LSA 230: Sound change in the laboratory
John J. Ohala | session 2 | TuTh 10:30 – 12:15, 101 Moffitt Hall
Traditionally, historical phonology has been a 'paper and pencil' enterprise, establishing links between languages in the same family first by gestalt comparison and then at the beginning of the 19th century by a point-by-point phonological comparison which eventually permitted the positing of no longer extand intermediate or parent forms. This latter development naturally allowed the positing of sound changes that brought about the observed variation. A new development within historical phonology is the investigation of and, indeed, the duplication of common, cross-language, speech sound variation in the laboratory. This course will cover such processes as assimilation, dissimilation, factors favoring voicuing or devoicing, emergent sounds, factors favoring turbulence (frication), and, especially, the role of the listener vs. the speaker in sound change. Coursework will consist of write-ups of two mini-experiments plus a blog briefly describing and commenting on the lectures and class discussions.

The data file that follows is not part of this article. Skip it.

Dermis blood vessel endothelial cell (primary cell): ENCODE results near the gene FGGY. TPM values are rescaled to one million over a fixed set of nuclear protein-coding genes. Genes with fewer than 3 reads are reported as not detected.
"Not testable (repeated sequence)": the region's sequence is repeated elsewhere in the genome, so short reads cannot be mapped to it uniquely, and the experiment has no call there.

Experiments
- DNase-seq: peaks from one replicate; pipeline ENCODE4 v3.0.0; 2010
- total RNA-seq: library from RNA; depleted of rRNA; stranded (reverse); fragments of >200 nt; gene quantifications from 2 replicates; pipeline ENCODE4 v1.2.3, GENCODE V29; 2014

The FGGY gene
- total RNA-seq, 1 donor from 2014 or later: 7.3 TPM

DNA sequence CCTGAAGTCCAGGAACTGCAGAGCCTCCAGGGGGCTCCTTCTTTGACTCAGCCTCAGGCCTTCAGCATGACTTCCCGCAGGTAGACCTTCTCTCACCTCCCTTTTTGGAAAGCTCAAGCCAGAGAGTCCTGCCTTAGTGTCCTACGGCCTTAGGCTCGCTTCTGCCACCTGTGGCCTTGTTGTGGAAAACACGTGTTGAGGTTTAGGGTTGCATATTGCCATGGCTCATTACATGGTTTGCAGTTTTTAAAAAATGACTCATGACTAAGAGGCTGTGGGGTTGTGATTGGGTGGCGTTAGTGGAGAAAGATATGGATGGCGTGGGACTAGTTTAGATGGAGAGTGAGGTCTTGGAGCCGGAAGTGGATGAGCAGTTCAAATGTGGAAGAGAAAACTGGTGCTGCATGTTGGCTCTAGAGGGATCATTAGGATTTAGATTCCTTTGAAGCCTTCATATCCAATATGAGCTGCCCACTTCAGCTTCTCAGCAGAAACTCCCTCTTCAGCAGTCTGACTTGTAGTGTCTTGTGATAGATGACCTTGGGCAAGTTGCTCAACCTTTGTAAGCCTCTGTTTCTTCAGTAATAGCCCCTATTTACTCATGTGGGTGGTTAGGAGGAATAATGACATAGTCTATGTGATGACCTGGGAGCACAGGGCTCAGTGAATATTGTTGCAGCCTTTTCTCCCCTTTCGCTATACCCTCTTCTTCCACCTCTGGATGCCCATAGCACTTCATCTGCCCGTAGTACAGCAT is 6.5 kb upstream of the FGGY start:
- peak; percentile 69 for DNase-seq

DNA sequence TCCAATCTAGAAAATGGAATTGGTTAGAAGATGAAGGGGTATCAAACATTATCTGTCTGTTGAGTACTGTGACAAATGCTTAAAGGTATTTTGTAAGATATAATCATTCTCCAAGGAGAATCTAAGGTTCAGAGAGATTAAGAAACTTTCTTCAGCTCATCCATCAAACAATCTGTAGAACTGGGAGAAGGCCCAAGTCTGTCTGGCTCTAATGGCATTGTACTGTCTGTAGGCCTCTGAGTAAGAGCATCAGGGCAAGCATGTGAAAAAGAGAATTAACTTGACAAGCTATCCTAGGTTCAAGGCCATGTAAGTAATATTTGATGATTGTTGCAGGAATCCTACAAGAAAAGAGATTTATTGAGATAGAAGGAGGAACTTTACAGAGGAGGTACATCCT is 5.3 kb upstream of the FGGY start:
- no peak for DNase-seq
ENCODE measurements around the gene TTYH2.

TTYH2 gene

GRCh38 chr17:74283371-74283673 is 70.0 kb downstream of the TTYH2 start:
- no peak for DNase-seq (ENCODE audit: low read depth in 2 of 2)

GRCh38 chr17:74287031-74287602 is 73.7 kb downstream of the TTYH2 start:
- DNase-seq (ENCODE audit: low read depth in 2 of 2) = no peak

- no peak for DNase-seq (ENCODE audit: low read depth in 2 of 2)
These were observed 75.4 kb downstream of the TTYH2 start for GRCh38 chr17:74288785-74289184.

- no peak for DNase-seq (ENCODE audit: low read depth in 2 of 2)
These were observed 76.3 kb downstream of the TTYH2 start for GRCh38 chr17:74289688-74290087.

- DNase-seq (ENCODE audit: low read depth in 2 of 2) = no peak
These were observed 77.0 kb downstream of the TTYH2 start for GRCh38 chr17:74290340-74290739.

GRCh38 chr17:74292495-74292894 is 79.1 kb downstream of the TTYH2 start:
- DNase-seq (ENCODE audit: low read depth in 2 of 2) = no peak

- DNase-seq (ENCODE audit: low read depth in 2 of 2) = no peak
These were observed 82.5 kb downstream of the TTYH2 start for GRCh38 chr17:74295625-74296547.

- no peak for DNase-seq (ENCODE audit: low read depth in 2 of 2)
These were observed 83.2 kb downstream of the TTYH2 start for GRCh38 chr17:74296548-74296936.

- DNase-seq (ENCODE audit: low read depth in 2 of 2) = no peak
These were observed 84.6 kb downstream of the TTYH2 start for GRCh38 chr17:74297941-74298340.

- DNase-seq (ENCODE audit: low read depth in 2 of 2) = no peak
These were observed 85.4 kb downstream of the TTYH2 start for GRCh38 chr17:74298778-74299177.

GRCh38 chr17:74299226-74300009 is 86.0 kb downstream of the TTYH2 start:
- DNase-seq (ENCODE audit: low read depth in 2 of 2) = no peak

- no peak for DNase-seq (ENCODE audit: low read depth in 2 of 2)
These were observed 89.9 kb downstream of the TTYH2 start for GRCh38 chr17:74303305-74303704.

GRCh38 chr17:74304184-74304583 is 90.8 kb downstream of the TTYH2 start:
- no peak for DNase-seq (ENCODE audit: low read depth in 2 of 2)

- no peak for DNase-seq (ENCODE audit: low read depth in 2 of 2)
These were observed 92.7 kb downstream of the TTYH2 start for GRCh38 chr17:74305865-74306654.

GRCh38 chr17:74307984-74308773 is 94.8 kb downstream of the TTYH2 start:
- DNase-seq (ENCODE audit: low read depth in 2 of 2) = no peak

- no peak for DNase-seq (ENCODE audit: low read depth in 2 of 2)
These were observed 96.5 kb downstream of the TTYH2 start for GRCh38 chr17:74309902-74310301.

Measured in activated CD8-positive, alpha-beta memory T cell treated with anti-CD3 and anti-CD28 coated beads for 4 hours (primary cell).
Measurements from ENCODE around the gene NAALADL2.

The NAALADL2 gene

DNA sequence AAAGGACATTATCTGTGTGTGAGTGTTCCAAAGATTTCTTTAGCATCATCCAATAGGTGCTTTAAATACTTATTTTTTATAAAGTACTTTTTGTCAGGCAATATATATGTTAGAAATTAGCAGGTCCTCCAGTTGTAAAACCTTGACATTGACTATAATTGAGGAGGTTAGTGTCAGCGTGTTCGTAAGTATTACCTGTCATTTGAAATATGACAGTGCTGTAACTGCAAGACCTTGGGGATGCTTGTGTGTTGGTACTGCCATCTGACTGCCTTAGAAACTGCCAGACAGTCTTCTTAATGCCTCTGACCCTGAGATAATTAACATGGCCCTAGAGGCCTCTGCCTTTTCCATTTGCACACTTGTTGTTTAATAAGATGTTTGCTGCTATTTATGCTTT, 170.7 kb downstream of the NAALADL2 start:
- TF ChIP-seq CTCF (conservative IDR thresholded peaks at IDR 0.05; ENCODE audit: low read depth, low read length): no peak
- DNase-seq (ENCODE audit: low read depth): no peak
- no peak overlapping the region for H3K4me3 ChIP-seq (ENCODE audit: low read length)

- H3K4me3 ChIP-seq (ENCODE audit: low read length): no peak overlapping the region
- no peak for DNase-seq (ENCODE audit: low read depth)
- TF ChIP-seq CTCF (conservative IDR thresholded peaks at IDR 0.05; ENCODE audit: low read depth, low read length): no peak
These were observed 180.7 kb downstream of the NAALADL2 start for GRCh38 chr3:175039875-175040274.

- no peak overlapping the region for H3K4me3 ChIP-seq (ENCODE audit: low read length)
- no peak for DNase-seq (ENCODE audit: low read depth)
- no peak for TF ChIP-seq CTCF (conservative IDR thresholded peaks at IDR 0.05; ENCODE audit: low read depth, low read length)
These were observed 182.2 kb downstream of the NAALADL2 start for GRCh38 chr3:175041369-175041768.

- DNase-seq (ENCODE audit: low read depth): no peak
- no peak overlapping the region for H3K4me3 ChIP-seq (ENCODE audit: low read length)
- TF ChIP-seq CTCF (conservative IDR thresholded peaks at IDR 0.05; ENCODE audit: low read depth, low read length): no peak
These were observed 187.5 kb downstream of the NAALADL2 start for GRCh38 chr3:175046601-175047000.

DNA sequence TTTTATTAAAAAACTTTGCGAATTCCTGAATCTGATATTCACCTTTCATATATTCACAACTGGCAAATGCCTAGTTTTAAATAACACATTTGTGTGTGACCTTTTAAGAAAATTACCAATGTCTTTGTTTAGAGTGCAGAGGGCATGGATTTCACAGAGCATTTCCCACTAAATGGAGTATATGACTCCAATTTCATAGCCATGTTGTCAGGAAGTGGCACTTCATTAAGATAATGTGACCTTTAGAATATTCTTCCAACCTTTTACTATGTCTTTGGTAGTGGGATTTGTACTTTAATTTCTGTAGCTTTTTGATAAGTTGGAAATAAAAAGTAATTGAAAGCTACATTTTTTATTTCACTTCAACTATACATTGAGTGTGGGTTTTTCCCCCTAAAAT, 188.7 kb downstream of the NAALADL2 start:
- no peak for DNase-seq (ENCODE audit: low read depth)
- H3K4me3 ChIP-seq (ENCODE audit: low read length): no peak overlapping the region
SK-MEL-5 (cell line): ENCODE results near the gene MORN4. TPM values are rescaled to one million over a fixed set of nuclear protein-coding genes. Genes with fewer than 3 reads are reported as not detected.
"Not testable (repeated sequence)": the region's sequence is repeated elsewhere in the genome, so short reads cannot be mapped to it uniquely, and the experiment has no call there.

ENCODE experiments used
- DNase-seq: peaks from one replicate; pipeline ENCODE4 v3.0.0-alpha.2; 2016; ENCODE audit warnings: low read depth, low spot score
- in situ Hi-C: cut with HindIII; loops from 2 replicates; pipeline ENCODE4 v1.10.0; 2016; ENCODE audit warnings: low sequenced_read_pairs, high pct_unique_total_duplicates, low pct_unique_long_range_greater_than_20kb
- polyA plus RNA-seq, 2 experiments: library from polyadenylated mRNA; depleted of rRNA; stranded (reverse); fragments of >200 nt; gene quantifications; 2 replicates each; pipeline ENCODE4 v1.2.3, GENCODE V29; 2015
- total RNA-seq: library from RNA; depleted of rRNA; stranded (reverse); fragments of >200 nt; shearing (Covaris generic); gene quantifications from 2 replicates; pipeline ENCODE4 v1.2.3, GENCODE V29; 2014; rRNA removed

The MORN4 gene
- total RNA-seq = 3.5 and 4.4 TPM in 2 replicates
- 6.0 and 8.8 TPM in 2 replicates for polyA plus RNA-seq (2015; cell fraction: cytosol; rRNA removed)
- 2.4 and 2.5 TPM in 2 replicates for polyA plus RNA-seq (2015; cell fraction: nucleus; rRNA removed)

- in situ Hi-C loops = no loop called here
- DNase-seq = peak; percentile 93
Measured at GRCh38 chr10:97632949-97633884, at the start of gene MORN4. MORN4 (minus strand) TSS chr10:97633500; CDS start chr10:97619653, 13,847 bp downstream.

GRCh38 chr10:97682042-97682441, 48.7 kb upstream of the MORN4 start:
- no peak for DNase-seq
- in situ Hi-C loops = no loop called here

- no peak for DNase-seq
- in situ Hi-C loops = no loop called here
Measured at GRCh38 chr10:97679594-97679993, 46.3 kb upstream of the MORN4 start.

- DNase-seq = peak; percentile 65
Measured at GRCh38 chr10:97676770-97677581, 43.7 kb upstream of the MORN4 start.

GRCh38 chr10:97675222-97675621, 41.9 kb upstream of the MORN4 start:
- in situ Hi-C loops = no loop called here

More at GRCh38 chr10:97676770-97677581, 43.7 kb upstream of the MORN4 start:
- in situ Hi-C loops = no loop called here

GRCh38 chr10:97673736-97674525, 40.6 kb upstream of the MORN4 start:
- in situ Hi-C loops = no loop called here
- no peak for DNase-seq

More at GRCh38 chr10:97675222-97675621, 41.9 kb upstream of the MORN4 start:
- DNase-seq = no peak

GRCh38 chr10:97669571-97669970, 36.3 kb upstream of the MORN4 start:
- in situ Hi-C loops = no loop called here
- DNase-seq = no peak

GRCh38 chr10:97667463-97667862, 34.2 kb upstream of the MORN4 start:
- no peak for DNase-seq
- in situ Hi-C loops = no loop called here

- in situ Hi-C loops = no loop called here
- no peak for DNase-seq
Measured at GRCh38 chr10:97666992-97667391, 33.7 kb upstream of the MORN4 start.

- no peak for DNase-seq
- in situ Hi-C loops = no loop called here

Reading: Selected materials available online.
Prerequisites: One course in basic phonetics and one in historical linguistics.
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